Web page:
Who we really are

A Christian Science perspective: Find peace in your identity.

The Monitor’s Focus story sheds light on those struggling with gender issues. Such a struggle deserves an answer to the question “Who am I, really?” On the surface, identity may seem defined by our ethnic roots and gender, but these material circumstances can’t get to the core of who we truly are. Everyone’s real identity and individuality are spiritual, and the understanding of this can bring us a sense of our precious worth and give us peace.

The Bible presents this view of our identity as being “very good” (Genesis 1:31). God, divine Love, created us in the likeness of Love’s goodness and purity. The rightness of this God-­derived spiritual identity is emphasized in “Science and Health with Key to the Scriptures,” by Mary Baker Eddy, which states simply: “Man’s spiritual individuality is never wrong. It is the likeness of man’s Maker” (p. 491). Unburdened by material limitations, spiritual individuality is whole and complete, including every Godlike quality – integrity, strength, tenderness, gentleness, love, and so on.

Even a glimpse of our spiritual individuality broadens and uplifts our lives to express God’s goodness. It has a transforming influence on our concept of ourselves that leads to a profound change from matter-based to spiritually oriented identity as God’s own beloved children. Self-worth rooted in Spirit, God, gives a deep sense of value that nothing else can. Because spiritual individuality comes from infinite, ever-present Love, the truth of who we are is always present for every one of us to find.

Mrs. Eddy, the Founder of Christian Science, asks, “How shall we reach our true selves?” The answer is brief and simple: “Through Love” (“Miscellaneous Writings 1883-1896,” p. 104), which highlights something the Apostle Paul wrote to his fellow Christians in Corinth. Paul, a devoted follower of Christ Jesus, spoke of the spiritual gifts we are all given by God and what truly defines our purpose and being. In the following beloved passage, Paul describes “agape,” powerful, healing spiritual love, which the King James Version of the Bible translates as charity: “Love is patient, love is kind and envies no one. Love is never boastful, nor conceited, nor rude, never selfish, nor quick to take offence. Love keeps no score of wrongs; does not gloat over other men’s sins, but delights in the truth” (I Corinthians 13:4-6, The English Bible). Deeply spiritual love such as this constitutes the truth of our identity, and gives us strength to rise above any other concept of our origin and character.

Wherever we are in our individual spiritual journey, we can lift thought to our highest nature of love, integrity, purity, and innocence. As we reach a higher recognition of this powerful spiritual love – this agape, which defines us as spiritual individuals – we can find a way to treasure our own worth, and freely extend to each individual the lovingkindness and respect that God shines on us all.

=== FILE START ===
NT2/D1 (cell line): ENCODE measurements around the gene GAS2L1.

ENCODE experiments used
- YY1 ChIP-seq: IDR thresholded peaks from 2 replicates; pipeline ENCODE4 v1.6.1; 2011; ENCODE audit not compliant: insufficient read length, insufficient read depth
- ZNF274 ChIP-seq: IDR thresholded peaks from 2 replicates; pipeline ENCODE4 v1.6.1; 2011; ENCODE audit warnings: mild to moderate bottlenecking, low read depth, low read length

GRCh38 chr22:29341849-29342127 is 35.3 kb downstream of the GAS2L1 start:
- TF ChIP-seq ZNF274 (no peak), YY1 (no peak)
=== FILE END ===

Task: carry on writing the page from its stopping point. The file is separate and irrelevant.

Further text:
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Dear Reader,

About a year ago, I happened upon this statement about the Monitor in the Harvard Business Review – under the charming heading of “do things that don’t interest you”:

“Many things that end up” being meaningful, writes social scientist Joseph Grenny, “have come from conference workshops, articles, or online videos that began as a chore and ended with an insight. My work in Kenya, for example, was heavily influenced by a Christian Science Monitor article I had forced myself to read 10 years earlier. Sometimes, we call things ‘boring’ simply because they lie outside the box we are currently in.”

If you were to come up with a punchline to a joke about the Monitor, that would probably be it. We’re seen as being global, fair, insightful, and perhaps a bit too earnest. We’re the bran muffin of journalism.

But you know what? We change lives. And I’m going to argue that we change lives precisely because we force open that too-small box that most human beings think they live in.

The Monitor is a peculiar little publication that’s hard for the world to figure out. We’re run by a church, but we’re not only for church members and we’re not about converting people. We’re known as being fair even as the world becomes as polarized as at any time since the newspaper’s founding in 1908.

We have a mission beyond circulation, we want to bridge divides. We’re about kicking down the door of thought everywhere and saying, “You are bigger and more capable than you realize. And we can prove it.”

If you’re looking for bran muffin journalism, you can subscribe to the Monitor for $15. You’ll get the Monitor Weekly magazine, the Monitor Daily email, and unlimited access to CSMonitor.com.

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